#78 Hollydale Park, Southgate

It’s a good thing I drove, breaking my own rule about only riding my bike or taking public transit. I was headed 20 miles southeast to Southgate from Sixpax Gym in Culver City, my weight-training home away from home. After after my long journey out to San Dimas on Thursday, I just did not feel like putting in another four hours round trip on the bus.

Driving is bad for the planet but good for personal uplift in LA on no-traffic Sunday mornings. When you accelerate onto the freeway you are gazelle or puma except faster and stronger. When you accelerate from one freeway to another freeway higher still up in the sky you are pure spirit rising. Just don’t smash into another car! — which is facing death and smiling with quiet confidence.

The zooming around made me feel low-key jolly all the way from the 405 past the airport to the 105 past Watts, past Compton, to the Garfield Avenue exit — Garfield, really? that’s so East! — and well here we are now cruising an empty main streets with multiple burrito palaces on every block and looky-here, a side street with a statue of a sketch of a horse.

Hollydale Park was hopping. I saw a guy produce a full-size road bike out of the kid-sized backseat of an old-time beige-and-rust colored Corolla. I saw oldsters playing soccer, shouting as they chugged along. Folks banging racquetballs off cement walls painted flower and rainbow. And lots of good doggies getting walked along the uncharacteristically surging LA River on this first non-rainy Sunday since I don’t know when.

It was power to the people right on until I got to the two courts at Hollydale Park, one empty, one occupied by a littler-than-me tennis coach giving an attentive guy a lesson using a ball attached to a punch-the-clown-and-it-pops-right-back-up type of device.

Oh cool, I figured. This must be the meet-up I signed up for. Me and that attentive guy will rally and the coach will give us pointers! I was up for some pointers. How to hit harder, for example.

But before I even said anything, the coach started shaking his head no at me. “No time,” he said, smiling. “Come back another day.”

My good mood swerved into anger from chest to throat. I asked myself one question, “Are you gonna go off?”

But what can you really say to somebody who doesn’t want to play? Some curse words suggested themselves, but I decided nah, just walk away. Which I did, but then I doubled back to the open court intent upon a quick game of hit-the-can. You know, where you put a can of balls in one corner of the court and try to knock it over from the other side? Three tries and done, just enough to qualify as playing on the Hollydale Park courts, which despite being cracked and having no net-strap did have big polka dots painted behind the baselines, faded but still buoyant.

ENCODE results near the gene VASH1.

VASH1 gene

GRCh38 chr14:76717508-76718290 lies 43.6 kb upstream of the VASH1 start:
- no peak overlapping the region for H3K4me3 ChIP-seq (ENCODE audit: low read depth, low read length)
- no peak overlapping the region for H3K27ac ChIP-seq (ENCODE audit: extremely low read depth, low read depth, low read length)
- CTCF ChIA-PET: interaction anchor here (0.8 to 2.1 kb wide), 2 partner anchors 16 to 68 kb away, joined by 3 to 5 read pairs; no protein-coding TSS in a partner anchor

Playing hit-the-can, even though I missed, nevertheless smoothed the edge off that anger. I got right back into the pleasure of driving around LA on Sunday mornings, listening to KDAY, respecting the classics with no traffic, highlighted by a sullllllllttttryyyyy “Nobody” by Keith Sweat ft. Athena Cage into “Can’t Take My Eyes Off of You” by Ms. Lauryn Hill into “Ghetto Superstar” by Pras.

Cheering things up even further, I stopped by my home court in unincorporated LA County between Inglewood and Ladera Heights. Amid the oak, sycamore, and pepper trees, my pal Eddie was hitting a bucket of balls all by his lonesome while some other guys on the other court played doubles.

“Are you having a private moment?” I bothered him.

“I’m always having a private moment even when I’m with people,” he replied. This is Eddie, tennis ambassador to the world, of the Top 5 most outgoing people I know, singing my introspective life with his words.

We hit for a bit, then took on the two guys on the other court who were brave enough not to scram when they saw me coming. There are other fellows who did scram, the way they characteristically do whenever I show up. They cannot handle the slop, the slurve, the where-did-that-come-from hard flat serve, none of that.

Or maybe they can handle it just fine. It’s given them trouble in the past. Maybe someday we’ll get an update. Today, they melted away.

What can you say to people who don’t want to play? Everybody’s carrying some kind of burden. I respect that. Today, me and Eddie carried each other. I believe in you, you can do no wrong in my book, you’re amazing, on and on along those lines, triumphant as the hawk we saw soaring off with a lizard in his beak.

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